“Winging it will never get you the best outcome”: Why STP is an opportunity, not a chore
Monday, September 23, 2019/
Us accountants have known about the ATO’s single touch payroll regime for what feels like an eternity. However, with the mandatory deadlines for compulsory registration hitting in 2019, this has been a big change to our industry.
Any new update (especially from the ATO) always causes a mild panic with clients, and organisation and communication is the key to surviving in one piece.
While software companies say STP is ‘just the click of a button’, there is so much more to it from a practical point of view. Often, we need to upgrade a client’s software or set up completely new software. Some of my clients had to migrate from handwritten payslips to electronic software for the first time. Plus, we had to update engagement letters, advise clients of the changes and the impact, get annual authorisations signed, and then, of course, monitor the entire process before, during and after implementation.
We knew our communication would be a vital step in giving our clients peace of mind. We sent out notifications and emails to clients back in February 2019 and it was a ‘drip-feed’ process. Provide some information, follow up with some options for them to consider, then a further follow up with our suggested action plan and service requirements based on their business.
Slapping clients with one email and expecting them to understand and take action was just going to cause way more unnecessary stress. So we staged our communication process over two months to plant the seed about STP and get the conversation going. This also allowed us to schedule the workflow to our team easily and not have any backlog.
Thankfully, many of our clients agreed to opt in to STP well before July 1, 2019. And I tell you what, it was such a streamlined and stress-free process for our cients (and us). To be honest, I am not sure most of our clients noticed any difference. But for us it meant the ATO phone lines were not clogged up with stressed-out callers, we had time to truly understand the implications in each accounting software that we use, and we were not dealing with the craziness of EOFY at the same time.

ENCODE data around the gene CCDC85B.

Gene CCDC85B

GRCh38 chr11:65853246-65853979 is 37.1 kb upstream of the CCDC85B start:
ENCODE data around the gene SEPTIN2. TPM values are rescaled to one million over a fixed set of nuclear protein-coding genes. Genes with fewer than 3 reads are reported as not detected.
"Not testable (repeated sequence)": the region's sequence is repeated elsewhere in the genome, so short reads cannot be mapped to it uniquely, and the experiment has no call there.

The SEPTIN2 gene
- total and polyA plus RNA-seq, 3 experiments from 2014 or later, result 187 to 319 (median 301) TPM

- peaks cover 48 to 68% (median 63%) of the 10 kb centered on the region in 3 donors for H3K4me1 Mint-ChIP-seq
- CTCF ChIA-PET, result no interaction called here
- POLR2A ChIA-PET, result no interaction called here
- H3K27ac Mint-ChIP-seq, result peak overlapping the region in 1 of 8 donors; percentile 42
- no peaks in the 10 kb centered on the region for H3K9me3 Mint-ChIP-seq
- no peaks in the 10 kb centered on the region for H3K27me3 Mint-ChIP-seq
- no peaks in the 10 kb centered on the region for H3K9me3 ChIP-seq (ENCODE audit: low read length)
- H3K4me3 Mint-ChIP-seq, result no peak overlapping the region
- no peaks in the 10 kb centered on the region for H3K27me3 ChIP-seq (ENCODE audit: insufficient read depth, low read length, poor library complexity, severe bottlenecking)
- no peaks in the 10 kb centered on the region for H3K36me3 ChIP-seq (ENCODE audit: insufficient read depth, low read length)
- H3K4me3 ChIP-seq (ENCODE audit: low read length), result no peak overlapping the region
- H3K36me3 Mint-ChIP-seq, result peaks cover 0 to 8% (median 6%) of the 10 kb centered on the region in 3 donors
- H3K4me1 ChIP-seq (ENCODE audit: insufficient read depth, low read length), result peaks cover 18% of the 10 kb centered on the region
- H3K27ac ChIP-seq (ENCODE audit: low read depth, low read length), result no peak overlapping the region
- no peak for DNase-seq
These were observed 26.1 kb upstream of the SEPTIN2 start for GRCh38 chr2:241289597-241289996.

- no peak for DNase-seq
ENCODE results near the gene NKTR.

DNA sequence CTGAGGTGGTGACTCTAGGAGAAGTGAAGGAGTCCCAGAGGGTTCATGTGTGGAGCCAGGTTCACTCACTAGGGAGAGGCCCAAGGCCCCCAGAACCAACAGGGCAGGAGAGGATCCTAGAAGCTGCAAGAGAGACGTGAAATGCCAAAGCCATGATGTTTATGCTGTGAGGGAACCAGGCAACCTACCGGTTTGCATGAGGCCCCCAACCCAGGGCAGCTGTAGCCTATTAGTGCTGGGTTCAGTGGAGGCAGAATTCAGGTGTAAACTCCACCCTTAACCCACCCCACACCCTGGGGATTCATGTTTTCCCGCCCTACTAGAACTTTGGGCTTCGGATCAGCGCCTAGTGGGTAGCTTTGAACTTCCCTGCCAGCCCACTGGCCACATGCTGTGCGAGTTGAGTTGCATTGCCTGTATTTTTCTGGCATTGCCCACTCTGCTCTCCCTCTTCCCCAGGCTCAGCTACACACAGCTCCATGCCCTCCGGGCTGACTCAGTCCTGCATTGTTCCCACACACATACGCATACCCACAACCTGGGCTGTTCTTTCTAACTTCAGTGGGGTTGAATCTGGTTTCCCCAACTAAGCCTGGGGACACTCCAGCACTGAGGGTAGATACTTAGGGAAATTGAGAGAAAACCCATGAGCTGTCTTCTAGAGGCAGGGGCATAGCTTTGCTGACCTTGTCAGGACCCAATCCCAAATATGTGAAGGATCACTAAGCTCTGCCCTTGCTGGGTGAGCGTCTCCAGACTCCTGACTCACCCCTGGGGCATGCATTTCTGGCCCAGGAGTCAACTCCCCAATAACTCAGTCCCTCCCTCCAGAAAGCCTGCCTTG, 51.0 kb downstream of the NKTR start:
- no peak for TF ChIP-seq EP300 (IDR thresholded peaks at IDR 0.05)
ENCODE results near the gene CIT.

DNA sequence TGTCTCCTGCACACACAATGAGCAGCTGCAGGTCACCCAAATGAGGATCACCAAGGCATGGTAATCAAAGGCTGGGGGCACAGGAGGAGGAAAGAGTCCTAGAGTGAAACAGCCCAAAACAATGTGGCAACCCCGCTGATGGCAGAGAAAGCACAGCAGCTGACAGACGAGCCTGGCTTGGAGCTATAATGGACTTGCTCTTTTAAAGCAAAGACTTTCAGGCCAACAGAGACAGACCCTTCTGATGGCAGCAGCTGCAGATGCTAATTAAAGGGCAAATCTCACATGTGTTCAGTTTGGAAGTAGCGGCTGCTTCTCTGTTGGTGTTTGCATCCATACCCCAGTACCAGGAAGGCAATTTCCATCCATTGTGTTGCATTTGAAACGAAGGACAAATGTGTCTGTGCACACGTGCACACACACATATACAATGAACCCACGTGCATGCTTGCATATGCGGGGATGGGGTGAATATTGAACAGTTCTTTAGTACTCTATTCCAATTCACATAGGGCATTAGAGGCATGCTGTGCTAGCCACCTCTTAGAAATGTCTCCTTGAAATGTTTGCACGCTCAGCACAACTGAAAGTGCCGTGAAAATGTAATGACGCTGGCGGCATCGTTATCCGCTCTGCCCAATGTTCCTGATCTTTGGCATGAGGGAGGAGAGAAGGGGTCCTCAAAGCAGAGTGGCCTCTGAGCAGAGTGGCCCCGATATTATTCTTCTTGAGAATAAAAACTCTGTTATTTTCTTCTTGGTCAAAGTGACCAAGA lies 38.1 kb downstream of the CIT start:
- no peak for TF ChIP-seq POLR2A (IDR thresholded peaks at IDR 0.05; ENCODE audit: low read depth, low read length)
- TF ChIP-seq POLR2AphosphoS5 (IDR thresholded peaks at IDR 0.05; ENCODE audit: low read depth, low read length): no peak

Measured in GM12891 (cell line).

I must admit, however, I registered my own business well before we registered any clients and we used our own pay runs as a guide to train our staff. I mean, you would never just launch into something for a client without truly understanding it, so we used our own accounting data file as the guinea pig. That made explaining the changes, the updates, and the requirements to clients so much easier. Winging it, when it comes to ATO requirements, will never get you the best outcome.
In the accounting and bookkeeping world, however, many firms left it until July 1 to start implementing STP, or decided they would get through EOFY and take advantage of the September 30 extended deadline. While I understand that in theory, what this meant was their clients were left in the dark.
Clients are so savvy these days. You don’t want them to hear Chinese whispers about a major ATO change and realise you haven’t explained it to them because you just weren’t ready or were not organised enough.
What we started to see was business owners (who were not our existing clients) coming to us and forwarding us emails from their accountant or bookkeeper about STP asking us to explain what it all meant. All they had received was a forwarded notification from the ATO — no explanation, no guidance, no support, no hand-holding, no nothing.
Single touch payroll is the perfect opportunity for BAS agents and accountants to provide even more skill, guidance and qualified services to those business owners in need. Australian payroll is already such a massively complex area and the consequences of getting it wrong are just dire.
Single touch payroll is here to stay, and it is not intended to be a stressful and horrible experience (for finance professionals or business owners). As an accounting and bookkeeping firm, we know business owners often need a helping hand when implementing change. And that is exactly what we are all are here for.
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